2019 AAPG Annual Convention and Exhibition:

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Using Earth’s Sedimentary Record to Inform Studies of Delta Channel Deposits on Mars

Abstract

Decades of planetary exploration have revealed an abundance of geomorphic evidence for ancient (>3.5 Ga) fluvial activity on the surface of Mars; however, only in the past ~10-15 years have orbital remote sensing data sets existed with the necessary resolution to study the details of martian sedimentary deposits. These data, combined with rovers exploring sedimentary outcrop in situ, have revealed an extensive and fascinating sedimentary rock record on Mars. Such studies also provide an exciting opportunity to apply lessons learned from studying the terrestrial rock record to another world, and to test the controls of planetary-scale boundary conditions (e.g., gravity) on sedimentary processes and their deposits.

Here we will present a study of the large-scale sedimentary structures of a delta deposit within the Jezero crater paleolake basin, with the goal of reconstructing its evolution and shoreline position. We used high-resolution orbital images and stereo-derived digital elevation models (DEMs) to map two primary classes of exposed channel stratigraphy. The stratigraphically lowest channel stratigraphy is eroded point bar strata deposited on the inner banks of a meandering river channel. Above the point bar strata are relatively straight, stacked channel-filling deposits preserved as inverted topography. We used novel analysis techniques to quantify the geometries of the channel deposits in order to constrain the paleohydrology of the flows associated with their formation. Finally, we integrate our results to develop a self-consistent stratigraphic framework for this deposit, and reconstruct a scenario for the evolution of the Jezero crater delta and paleolake in which it formed.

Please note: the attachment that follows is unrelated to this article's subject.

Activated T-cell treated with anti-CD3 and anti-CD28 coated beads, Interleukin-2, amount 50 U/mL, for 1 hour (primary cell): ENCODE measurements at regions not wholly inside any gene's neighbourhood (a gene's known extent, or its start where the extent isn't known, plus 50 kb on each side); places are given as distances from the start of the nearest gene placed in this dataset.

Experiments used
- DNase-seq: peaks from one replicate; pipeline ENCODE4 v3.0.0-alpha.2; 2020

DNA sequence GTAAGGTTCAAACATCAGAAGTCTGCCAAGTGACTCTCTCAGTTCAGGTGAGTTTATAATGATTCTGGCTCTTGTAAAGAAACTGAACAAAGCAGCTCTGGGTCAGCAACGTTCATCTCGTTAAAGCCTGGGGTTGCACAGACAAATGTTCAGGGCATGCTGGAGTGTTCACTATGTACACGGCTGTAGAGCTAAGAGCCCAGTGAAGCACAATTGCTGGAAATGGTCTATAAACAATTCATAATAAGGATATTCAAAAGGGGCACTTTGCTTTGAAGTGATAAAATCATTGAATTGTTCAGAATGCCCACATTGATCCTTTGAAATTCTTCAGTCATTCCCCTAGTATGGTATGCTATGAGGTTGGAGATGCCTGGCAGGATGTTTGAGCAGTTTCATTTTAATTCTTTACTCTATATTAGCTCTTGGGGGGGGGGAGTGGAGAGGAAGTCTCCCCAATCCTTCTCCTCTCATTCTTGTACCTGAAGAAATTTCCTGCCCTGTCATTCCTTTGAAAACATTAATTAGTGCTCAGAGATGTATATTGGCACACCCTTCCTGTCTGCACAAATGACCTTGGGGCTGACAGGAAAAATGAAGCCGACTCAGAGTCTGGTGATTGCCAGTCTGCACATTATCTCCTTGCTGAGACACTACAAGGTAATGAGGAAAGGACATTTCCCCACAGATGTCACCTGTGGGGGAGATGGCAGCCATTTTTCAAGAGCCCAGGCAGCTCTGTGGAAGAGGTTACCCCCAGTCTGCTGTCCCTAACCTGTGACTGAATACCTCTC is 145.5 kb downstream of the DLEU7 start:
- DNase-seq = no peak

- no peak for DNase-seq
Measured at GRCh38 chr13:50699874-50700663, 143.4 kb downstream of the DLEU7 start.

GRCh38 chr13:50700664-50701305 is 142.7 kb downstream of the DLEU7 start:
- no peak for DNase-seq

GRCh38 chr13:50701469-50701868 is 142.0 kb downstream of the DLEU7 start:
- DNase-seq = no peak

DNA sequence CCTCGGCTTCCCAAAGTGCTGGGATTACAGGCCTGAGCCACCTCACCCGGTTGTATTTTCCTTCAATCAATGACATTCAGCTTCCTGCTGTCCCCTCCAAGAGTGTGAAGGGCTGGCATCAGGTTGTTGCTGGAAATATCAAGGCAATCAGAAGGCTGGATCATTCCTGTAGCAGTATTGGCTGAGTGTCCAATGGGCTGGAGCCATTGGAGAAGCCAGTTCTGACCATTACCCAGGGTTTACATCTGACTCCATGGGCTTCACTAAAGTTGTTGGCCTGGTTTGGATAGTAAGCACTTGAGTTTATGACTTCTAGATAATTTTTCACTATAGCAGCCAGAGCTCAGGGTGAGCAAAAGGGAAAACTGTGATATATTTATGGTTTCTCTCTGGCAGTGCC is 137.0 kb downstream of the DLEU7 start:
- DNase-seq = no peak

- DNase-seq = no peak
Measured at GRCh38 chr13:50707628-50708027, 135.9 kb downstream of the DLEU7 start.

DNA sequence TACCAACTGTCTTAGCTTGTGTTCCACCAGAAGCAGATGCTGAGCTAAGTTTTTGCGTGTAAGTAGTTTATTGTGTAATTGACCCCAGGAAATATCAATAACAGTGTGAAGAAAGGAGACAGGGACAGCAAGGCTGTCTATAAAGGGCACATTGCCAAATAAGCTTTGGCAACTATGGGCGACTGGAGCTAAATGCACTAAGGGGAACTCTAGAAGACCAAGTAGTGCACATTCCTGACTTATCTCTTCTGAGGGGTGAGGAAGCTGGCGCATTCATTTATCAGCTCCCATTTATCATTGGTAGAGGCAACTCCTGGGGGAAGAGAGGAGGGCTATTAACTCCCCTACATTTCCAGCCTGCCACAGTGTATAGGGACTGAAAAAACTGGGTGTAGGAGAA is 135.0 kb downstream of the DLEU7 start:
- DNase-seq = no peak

The Jezero crater delta is a representative example of ancient fluvial stratigraphy on Mars, and so has the potential to more broadly inform our understanding of martian fluvial systems. In the context of the research symposium, our study is meant to stimulate discussion of: (1) how sedimentary geoscientists can apply their knowledge to addressing inter-disciplinary problems, such as in the broad field of planetary science; and (2) how studies of the sedimentary rock record on different planetary bodies can be used to more broadly inform our understanding of sedimentary systems on Earth.